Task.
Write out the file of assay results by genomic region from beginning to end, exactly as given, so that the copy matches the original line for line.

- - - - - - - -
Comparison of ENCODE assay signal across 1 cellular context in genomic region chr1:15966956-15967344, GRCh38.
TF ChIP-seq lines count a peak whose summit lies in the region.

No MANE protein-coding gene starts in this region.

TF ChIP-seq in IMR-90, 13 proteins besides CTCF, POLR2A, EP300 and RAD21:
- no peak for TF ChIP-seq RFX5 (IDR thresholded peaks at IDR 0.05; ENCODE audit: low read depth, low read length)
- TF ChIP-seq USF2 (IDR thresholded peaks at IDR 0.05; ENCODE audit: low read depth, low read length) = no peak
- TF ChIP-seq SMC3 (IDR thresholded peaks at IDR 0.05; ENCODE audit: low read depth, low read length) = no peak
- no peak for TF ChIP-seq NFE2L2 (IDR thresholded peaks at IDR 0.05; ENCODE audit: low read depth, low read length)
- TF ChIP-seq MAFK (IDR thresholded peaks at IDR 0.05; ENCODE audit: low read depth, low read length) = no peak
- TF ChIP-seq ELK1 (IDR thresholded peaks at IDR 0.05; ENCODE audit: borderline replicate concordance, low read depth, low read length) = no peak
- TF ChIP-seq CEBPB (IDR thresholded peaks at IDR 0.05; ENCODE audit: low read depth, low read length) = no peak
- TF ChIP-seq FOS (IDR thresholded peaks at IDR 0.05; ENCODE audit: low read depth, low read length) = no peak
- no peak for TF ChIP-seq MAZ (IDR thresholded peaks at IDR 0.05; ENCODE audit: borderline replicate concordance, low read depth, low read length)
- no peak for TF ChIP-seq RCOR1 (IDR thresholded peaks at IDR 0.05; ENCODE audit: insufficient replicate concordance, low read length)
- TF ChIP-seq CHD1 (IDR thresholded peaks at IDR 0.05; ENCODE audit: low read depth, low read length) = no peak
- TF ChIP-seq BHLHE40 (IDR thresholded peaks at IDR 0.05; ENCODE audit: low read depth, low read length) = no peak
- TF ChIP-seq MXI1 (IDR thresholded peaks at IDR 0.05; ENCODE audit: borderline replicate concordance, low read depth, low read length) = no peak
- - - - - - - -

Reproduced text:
Comparison of ENCODE assay signal across 1 cellular context in genomic region chr1:15966956-15967344, GRCh38.
TF ChIP-seq lines count a peak whose summit lies in the region.

No MANE protein-coding gene starts in this region.

TF ChIP-seq in IMR-90, 13 proteins besides CTCF, POLR2A, EP300 and RAD21:
- no peak for TF ChIP-seq RFX5 (IDR thresholded peaks at IDR 0.05; ENCODE audit: low read depth, low read length)
- TF ChIP-seq USF2 (IDR thresholded peaks at IDR 0.05; ENCODE audit: low read depth, low read length) = no peak
- TF ChIP-seq SMC3 (IDR thresholded peaks at IDR 0.05; ENCODE audit: low read depth, low read length) = no peak
- no peak for TF ChIP-seq NFE2L2 (IDR thresholded peaks at IDR 0.05; ENCODE audit: low read depth, low read length)
- TF ChIP-seq MAFK (IDR thresholded peaks at IDR 0.05; ENCODE audit: low read depth, low read length) = no peak
- TF ChIP-seq ELK1 (IDR thresholded peaks at IDR 0.05; ENCODE audit: borderline replicate concordance, low read depth, low read length) = no peak
- TF ChIP-seq CEBPB (IDR thresholded peaks at IDR 0.05; ENCODE audit: low read depth, low read length) = no peak
- TF ChIP-seq FOS (IDR thresholded peaks at IDR 0.05; ENCODE audit: low read depth, low read length) = no peak
- no peak for TF ChIP-seq MAZ (IDR thresholded peaks at IDR 0.05; ENCODE audit: borderline replicate concordance, low read depth, low read length)
- no peak for TF ChIP-seq RCOR1 (IDR thresholded peaks at IDR 0.05; ENCODE audit: insufficient replicate concordance, low read length)
- TF ChIP-seq CHD1 (IDR thresholded peaks at IDR 0.05; ENCODE audit: low read depth, low read length) = no peak
- TF ChIP-seq BHLHE40 (IDR thresholded peaks at IDR 0.05; ENCODE audit: low read depth, low read length) = no peak
- TF ChIP-seq MXI1 (IDR thresholded peaks at IDR 0.05; ENCODE audit: borderline replicate concordance, low read depth, low read length) = no peak